The most pressing concern for real estate agents? Not enough homes being built, say real estate agents who attended the National Association of Realtor’s legislative meeting this week in National Harbor, Maryland.
At a three-hour Board of Directors meeting held in a ballroom with 30-foot-high ceilings and plush, blue and red carpeting, Rebecca Thomson, a Coldwell Banker regional vice president in Chicago and part of NAR’s strategic planning committee posed two questions:
In your community, what is the biggest reason for the lack of inventory? And what is the biggest challenge real estate agents face over the next five years?
The answers perhaps revealed something about the psyche of NAR members, who are facing a housing market in which demand is historically outpacing supply as well as a legal system probing NAR’s active hand in the home sale process.
In the instant poll answered by approximately 1,000 people in the convention hall, including board members, 36% pointed to the lack of new construction as the biggest culprit for lack of inventory. About 18% laid the blame on restrictive zoning, while a few respondents cited cash or corporate buyers.
When asked to name the biggest challenge five years out, a few agents said climate change or cryptocurrency and non-fungible tokens in real estate. But about 33% said legislative advocacy and a similar number said the “change in the role and the focus of the NAR member agent.”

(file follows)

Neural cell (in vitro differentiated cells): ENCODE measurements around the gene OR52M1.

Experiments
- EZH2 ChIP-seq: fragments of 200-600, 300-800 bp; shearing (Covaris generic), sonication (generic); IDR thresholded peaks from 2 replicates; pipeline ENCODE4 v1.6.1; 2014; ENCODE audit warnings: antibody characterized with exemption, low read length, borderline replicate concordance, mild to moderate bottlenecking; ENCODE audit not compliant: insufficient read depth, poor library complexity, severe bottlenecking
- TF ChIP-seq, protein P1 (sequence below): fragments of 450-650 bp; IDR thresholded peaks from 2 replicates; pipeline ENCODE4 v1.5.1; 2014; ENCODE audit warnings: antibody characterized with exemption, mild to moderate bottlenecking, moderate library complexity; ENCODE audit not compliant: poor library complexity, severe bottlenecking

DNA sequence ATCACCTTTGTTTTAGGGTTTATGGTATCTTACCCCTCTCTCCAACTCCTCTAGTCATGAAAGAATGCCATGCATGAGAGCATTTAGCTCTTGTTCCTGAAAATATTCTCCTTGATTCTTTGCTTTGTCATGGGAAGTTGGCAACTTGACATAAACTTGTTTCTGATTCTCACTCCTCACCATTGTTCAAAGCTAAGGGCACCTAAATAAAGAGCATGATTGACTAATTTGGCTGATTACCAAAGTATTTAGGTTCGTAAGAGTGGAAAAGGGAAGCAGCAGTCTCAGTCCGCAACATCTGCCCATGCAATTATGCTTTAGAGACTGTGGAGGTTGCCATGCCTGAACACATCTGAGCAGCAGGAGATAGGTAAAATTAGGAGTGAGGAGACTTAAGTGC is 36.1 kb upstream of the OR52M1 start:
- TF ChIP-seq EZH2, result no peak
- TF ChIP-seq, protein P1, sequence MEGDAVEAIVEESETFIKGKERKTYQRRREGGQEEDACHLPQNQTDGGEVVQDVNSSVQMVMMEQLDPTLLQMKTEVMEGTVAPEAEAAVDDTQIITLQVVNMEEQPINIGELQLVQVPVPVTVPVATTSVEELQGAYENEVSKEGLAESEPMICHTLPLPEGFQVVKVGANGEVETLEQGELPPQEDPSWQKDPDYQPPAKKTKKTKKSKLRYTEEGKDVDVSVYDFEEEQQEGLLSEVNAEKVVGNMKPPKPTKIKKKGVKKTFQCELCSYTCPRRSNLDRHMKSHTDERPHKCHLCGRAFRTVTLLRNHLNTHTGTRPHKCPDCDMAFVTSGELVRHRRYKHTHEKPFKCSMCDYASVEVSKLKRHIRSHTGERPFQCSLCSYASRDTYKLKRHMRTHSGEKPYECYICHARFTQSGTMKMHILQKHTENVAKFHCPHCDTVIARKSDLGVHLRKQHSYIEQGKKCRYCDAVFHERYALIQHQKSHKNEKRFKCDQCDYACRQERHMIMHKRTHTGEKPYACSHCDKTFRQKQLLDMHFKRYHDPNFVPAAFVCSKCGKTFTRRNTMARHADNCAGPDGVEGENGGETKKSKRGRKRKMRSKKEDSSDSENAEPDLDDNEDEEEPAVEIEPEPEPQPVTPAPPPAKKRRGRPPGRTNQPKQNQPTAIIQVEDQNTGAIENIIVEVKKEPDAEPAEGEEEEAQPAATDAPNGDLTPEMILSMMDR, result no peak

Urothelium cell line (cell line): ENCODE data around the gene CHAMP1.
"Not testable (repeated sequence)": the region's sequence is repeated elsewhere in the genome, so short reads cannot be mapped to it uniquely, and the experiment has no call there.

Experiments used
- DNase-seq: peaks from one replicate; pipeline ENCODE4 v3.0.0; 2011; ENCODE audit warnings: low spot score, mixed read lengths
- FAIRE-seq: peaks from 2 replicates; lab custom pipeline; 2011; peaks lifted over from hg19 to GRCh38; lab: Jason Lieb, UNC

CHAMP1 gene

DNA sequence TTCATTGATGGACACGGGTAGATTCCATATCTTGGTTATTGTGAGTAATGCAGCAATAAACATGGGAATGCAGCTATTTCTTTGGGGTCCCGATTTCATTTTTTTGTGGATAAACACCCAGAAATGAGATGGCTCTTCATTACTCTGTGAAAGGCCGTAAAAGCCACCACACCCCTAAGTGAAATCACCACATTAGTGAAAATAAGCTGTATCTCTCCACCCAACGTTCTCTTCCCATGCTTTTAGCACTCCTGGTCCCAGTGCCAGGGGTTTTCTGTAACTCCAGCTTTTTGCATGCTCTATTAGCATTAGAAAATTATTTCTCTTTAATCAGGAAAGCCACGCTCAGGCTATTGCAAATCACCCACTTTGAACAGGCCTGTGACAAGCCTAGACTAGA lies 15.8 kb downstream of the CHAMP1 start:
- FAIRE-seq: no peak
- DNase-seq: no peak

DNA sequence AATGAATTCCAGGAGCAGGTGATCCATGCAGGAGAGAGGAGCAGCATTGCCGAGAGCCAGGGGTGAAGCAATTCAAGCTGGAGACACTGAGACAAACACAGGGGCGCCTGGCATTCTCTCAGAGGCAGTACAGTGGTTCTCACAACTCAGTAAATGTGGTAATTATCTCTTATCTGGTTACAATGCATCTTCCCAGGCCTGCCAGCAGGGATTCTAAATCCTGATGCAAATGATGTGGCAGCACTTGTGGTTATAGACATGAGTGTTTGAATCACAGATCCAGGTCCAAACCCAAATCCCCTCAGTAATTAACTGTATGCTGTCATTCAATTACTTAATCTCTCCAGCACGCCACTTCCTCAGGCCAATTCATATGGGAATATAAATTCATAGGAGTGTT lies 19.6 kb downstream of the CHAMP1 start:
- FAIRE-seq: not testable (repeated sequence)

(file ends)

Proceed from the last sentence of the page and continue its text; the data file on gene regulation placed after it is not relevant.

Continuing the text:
The real estate agent agent’s role is challenged in court right now. A certified class action lawsuit in Missouri is looking at how listing and buyer’s agents split home sale commissions, a NAR promulgated rule. It is also being probed in a U.S. Justice Department Antitrust Division inquiry.
But Thompson and other speakers Friday did not address such probes. Nor were they mentioned in deliberations from NAR’s Legal Action committee. The board did pass a measure to pour $97,000 into a New Jersey brokerage, Weichert Realtors, which is fighting a lawsuit alleging its agents are misclassified as independent contractors.
More than 90% of NAR’s member agents are independent contractors, and the board decided, “This is an important case to support in order to preserve the ability of real estate professionals to be classified as independent contractors.”
The Board also adopted a measure raising members’ dues toward advertising from $35 a week to $45.
Neither of these measures, or any other agenda matter, was met with discussion or debate. At one point, Leslie Rouda Smith, NAR president, mistakenly thought someone stepped to the microphone.
“I’m seeing that everyone is going to the bathroom, and no one is seeing recognition,” Rouda Smith said to laughter.
The relatively sedate Board meeting was in sharp contrast to the last get together in November. Then, the trade group adopted measures that were part of a consent decree that the U.S. Justice Department withdrew from.
Those items included a change requiring the expected sales commission of buyer’s agents to be disclosed to consumers, and another stating home search results on a multiple listing service cannot be sorted by commission compensation.